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Highland bus routes could be brought to a ‘halt’ in Stagecoach ballot

By Calum MacLeod

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If industrial action is agreed, Stagecoach Group bus services in the Highlands and elsewhere could face disruption between October and January.
If industrial action is agreed, Stagecoach Group bus services in the Highlands and elsewhere could face disruption between October and January.

Highland bus services face an autumn of disruption if Stagecoach Group staff vote for industrial action over a pay dispute.

Union Unite is balloting 1500 workers in the transport across Scotland, including those based in Inverness and elsewhere in the Highlands and Islands, and include engineering staff, administrative workers, and cleaners, as well as drivers.

If the ballot for industrial action is successful then major bus routes, remote local communities and events are expected to be severely disrupted.

It would also involve disruption to the COP26 climate change conference in Glasgow in November.

The ballots across the various Stagecoach Group companies opened yesterday. If members vote for industrial action, then strikes, and action short of strike, could begin by late October and into late January.

The Stagecoach Group, which operates in practice through various local bus companies, is offering below inflation pay offers to workers across Scotland. The Stagecoach Group has blamed the pay offers on the Covid pandemic.

However, Unite says that Stagecoach’s latest accounts reveal that the company made a profit of £58.4 million, and it has over £875 million of available liquidity.

Unite has demanded Stagecoach meet its fair pay claim of the Retail Price Index inflation figure (3.8 per cent - July) plus one per cent made by Unite.

Dougie Maguire, Unite regional coordinator, said: “Stagecoach’s stance has been nothing short of shocking, and it has infuriated the workforce who have continued to work diligently throughout the Covid pandemic. The Stagecoach Group is extremely profitable. It also directly benefits from millions of pounds of public funds every year through various Scottish Government schemes, not to mention benefiting from the UK Government’s furlough scheme for the last 18 months."

Unite has drawn attention to Stagecoach directly benefiting from several Scottish Government funding schemes. This includes £52 million through the annual public subsidy Bus Service Operators' Grant (BSOG), and £220 million from the National Concessionary Travel Scheme (NCTS).

The Stagecoach Group has also benefited from the Scottish Government’s Covid-19 Support Grant - Restart (CSG-R). The grant provides additional funding to support bus operators. The actual spend in 2020-21 is currently forecast at £120 million. On 8 September 2021, this grant was extended with up to £42 million in additional funding available from October 2021 to March 2022. The funding required for the 2021-22 financial year is forecast at £88.2 million.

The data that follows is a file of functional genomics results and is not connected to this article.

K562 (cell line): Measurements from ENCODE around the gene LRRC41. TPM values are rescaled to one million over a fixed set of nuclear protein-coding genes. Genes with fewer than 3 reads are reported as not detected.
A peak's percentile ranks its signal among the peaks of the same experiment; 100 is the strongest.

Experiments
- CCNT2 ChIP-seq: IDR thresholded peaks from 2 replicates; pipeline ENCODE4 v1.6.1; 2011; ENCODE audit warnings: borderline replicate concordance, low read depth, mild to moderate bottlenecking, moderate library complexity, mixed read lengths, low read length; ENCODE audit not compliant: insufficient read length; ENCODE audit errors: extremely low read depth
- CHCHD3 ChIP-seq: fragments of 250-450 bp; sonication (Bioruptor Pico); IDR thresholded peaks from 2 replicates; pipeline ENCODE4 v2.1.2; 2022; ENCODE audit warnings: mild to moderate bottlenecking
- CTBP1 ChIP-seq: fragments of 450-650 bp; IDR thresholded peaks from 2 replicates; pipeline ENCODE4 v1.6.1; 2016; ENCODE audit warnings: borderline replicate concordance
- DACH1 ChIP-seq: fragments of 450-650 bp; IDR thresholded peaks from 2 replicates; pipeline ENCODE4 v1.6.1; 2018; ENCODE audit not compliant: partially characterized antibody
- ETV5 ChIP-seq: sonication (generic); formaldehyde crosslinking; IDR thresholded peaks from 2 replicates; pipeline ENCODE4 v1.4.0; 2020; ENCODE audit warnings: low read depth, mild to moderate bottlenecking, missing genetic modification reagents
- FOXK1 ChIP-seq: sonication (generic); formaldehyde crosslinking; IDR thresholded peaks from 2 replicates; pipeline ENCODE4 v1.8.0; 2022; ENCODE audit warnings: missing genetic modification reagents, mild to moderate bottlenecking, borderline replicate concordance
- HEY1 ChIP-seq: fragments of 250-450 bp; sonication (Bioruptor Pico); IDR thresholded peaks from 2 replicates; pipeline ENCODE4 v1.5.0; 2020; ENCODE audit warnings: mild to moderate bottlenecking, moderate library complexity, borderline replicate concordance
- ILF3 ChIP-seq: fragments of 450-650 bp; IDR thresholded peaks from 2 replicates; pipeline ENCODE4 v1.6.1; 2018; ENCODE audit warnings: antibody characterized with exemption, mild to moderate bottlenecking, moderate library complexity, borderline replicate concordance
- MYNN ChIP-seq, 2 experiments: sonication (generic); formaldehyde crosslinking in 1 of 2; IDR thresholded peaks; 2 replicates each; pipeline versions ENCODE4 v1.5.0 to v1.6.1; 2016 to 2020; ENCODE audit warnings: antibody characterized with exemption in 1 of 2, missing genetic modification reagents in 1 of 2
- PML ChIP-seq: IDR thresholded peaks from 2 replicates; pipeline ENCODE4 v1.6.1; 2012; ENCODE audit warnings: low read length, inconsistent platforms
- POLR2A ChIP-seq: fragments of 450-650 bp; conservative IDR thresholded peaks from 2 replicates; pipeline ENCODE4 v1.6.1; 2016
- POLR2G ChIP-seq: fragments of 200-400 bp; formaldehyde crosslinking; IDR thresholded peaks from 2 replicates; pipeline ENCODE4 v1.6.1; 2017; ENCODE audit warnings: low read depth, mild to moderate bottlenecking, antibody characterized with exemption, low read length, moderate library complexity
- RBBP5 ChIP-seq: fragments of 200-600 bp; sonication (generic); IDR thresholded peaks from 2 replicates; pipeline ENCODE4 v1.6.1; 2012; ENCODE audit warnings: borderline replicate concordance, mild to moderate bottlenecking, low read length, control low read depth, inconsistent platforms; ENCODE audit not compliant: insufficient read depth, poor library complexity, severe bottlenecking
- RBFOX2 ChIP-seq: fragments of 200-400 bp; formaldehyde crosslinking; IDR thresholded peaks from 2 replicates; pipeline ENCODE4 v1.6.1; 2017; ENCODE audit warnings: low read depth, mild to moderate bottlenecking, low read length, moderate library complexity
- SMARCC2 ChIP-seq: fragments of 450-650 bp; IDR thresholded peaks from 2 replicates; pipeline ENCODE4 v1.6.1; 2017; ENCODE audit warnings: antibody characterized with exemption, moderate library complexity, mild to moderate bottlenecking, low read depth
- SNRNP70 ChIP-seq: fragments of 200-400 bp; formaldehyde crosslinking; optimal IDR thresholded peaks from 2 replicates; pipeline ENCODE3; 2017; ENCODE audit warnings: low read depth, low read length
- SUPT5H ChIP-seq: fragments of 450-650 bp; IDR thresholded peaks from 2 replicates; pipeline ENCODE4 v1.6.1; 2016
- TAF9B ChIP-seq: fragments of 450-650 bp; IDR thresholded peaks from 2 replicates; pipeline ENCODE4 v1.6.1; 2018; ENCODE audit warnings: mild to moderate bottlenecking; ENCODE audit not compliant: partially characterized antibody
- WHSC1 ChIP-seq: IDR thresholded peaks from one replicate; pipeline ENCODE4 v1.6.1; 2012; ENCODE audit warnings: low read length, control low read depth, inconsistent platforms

In March, Stagecoach announced further plans for 46 new fully electric buses across Scotland, which will be supported with £9 million of Scottish Government funding under the Scottish Ultra-Low Emission Bus Scheme (SULEBS).

Mr Maguire continued: “If Stagecoach do not come to their senses, then many of the nation’s major bus routes will grind to a halt if our members vote for industrial action. Remote local communities and showcase events such as the COP26 climate change conference will be severely disrupted. This will be solely down to the Group’s point blank refusal to make our members a fair pay offer.

"The solution is simple: give our members the pay rise they deserve or face widespread industrial disruption.”

A spokesperson for Stagecoach in Scotland said: "Local people who depend on buses to get to work and access public services, as well as local businesses struggling to recover from the pandemic, will be extremely angry at the threat of completely unnecessary disruption to their bus services. The comments by the union at national level do not reflect the continuing positive discussions that we are having with local Unite representatives as we jointly work towards agreeing pay deals.

"The threat of strike action is even more puzzling as we have already agreed a pay package with Unite covering members in several other parts of Scotland and they remain happy with the deal. In addition, union representatives have recommended their members accept the package that we have offered in the west of Scotland.

"The reality is that Covid-19 has resulted in bus passenger numbers being only 70 per cent of pre-pandemic levels.

"As a result, services being run by all bus operators require support from the Scottish Government, which does not cover pay awards. This means that passenger fares are significantly short of what is needed just to even cover the day-to-day costs of running services, never mind investment in new greener vehicles.

"We are committed to offering good packages for our people that reflect the local economic conditions, the varying costs of running services and the level of passenger journeys. The focus should be on protecting both the jobs of our people and the long-term sustainability of vital public transport services for the local community.

"Separate pay discussions are taking place in different parts of the country and are at different stages. We have put fair offers to Unite in these locations and we very much remain open to continuing discussions with the union to reach agreement."

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